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Correcting Your Behavior Since 2017

Guest Curmudgeon: Reading is Fundamental

This week's curmudgeoning duties have been taken over by a friend who is affectionately known within her circle as The Queen of Snark. I'm delighted that Queen Pamela has decided to grind this particular axe under the banner of my humble blog. As I've often said, if you have nothing nice to say . . . come sit by me. TWC


Enter. Exit. Push. Pull. Open. Closed. These things all seem self-explanatory, right? This guest curmudgeon runs a candy and gift store in a high-traffic tourist area off the Eastern Shore of Virginia/Maryland and not only are these simple directives not understood, they are scarcely even read. Words mean something. They tell a story, give direction, state a fact, and issue a warning. These simple words, none of them more than six letters, tell which door to go in or go out, and whether to push or pull said door in order to accomplish the in or out thing. “Open” and “closed” tell whether that door is going to be unlocked to allow the in/out and push/pull to occur. It’s important. By reading (it’s fundamental, y’all) those simple words, one avoids being made fun of unmercifully by those poor working folks who see it happen multiple times every . . . single . . . day.

The sign says “CLOSED.” The marquee sign reads “Open Daily at 10 a.m.” It’s 9:35 a.m. The opening staff is bleary eyed and a bit surly because the coffee hasn’t kicked in yet. And the door rattles. A tourist, every bit a caricature, is seen waving and pointing at a watch. The staff does a collective eyeroll, sighs heavily and says loudly, in unison, “TEN A.M.” followed by several juicy insults a few decibels lower. It has begun. It may have sounded cute when the girl in Prince’s “Raspberry Beret” walked in through the “out” door. But imagine the giant cluster created by folks going in the “out” door when a large group of rule-abiding Mennonites are trying to leave the shop properly. It’s like negotiating Dupont Circle in the middle of rush hour, only 50% more polite. Customers and staff alike engage in grumbling, exclamations of wonder, exasperated sighs, head shakes, and face palms.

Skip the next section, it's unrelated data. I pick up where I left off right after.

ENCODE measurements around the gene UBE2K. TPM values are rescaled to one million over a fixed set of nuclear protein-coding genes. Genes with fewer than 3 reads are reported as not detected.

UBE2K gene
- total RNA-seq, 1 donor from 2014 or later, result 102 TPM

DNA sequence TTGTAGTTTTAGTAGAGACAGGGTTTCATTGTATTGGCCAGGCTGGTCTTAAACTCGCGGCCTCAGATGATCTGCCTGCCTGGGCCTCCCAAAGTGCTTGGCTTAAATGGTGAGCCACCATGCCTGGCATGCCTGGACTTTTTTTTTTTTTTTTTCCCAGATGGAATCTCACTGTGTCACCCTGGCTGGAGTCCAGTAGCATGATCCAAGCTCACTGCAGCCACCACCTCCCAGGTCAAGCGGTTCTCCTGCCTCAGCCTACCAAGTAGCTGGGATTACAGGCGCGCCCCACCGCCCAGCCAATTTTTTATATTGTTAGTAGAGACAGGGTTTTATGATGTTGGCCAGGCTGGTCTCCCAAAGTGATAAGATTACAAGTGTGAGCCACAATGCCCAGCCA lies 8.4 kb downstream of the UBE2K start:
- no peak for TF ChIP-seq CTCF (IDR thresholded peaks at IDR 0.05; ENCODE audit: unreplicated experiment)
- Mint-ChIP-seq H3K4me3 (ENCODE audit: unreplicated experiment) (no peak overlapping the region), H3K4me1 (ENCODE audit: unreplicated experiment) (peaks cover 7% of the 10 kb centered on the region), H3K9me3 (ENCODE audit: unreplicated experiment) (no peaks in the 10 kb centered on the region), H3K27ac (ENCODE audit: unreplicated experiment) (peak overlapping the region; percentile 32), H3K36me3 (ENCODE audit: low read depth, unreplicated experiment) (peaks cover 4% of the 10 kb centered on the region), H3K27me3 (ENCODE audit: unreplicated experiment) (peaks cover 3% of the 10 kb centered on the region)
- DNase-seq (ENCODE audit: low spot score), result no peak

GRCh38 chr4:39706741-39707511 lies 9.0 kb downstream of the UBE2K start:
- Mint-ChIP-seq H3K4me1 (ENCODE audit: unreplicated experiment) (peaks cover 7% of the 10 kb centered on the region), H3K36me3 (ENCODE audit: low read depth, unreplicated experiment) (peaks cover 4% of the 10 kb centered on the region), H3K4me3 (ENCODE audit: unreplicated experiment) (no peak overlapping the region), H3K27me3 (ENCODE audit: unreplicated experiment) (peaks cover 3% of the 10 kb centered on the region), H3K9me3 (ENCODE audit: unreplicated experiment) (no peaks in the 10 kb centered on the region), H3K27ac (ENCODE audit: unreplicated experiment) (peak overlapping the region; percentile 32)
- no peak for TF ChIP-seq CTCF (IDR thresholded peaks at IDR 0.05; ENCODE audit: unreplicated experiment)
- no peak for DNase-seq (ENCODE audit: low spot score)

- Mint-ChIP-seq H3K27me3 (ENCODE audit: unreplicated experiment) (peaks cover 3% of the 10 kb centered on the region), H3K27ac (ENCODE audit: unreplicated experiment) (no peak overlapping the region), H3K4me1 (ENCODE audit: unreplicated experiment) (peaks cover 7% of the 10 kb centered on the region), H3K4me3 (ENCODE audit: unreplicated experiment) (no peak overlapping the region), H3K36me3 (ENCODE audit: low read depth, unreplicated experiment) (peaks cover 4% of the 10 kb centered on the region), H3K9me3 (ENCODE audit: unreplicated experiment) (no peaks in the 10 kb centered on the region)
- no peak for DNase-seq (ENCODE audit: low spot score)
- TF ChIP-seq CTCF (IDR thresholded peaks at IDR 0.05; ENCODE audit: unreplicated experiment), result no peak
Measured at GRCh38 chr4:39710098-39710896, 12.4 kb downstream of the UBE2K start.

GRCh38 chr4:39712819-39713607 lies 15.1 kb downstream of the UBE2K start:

But this little confusion about in and out, push and pull, enter and exit has nothing on the absolute conundrum faced by these special folks trying to find the register. At the front of the store, over a register area that is raised six inches to make it more visible, a large sign hangs from the ceiling. It’s white with red lettering and it reads “Please Pay Here,” with arrows pointing down to the counter. In front of the register area, there are crowd control stanchions denoting the line and signs posted on those stanchions which read “Register Line Forms Here.” But the entire area must be covered with a Harry Potteresque invisibility cloak, because no one can seem to see it. The notion of setting up a stripper pole, strobe lights, and dancers has been floated, but was ultimately rejected only because doubts linger regarding the potential effectiveness, and our brains might be irrevocably damaged if we were to discover that no one knows where to look even when there are such things going on. Is this the inability to read or properly comprehend? Is it just inattention or distraction? Or is it an absurd unwillingness to actually use deductive reasoning skills to find the answer before blurting out stupidity to the universe? Once that level of stupid is out there, it’s out there, infecting those susceptible to taking on characteristics of idiocy. And more morons are not needed. If you, dear reader, are ever in the mood to moron hunt, prime season is summer around here, where a multitude of IQ-challenged dipsticks are waiting—people who go in the “out” door, can’t find a register or navigate a line even with arrows pointing the way (How long do you think these brainiacs were lost in the IKEA jungle?), and who stand pouting right in front of a locked door with a sign that clearly reads “Open at 10 a.m.,” unable to fathom why the store isn’t open at 9:35. The popcorn is fresh, just bring your own beer.

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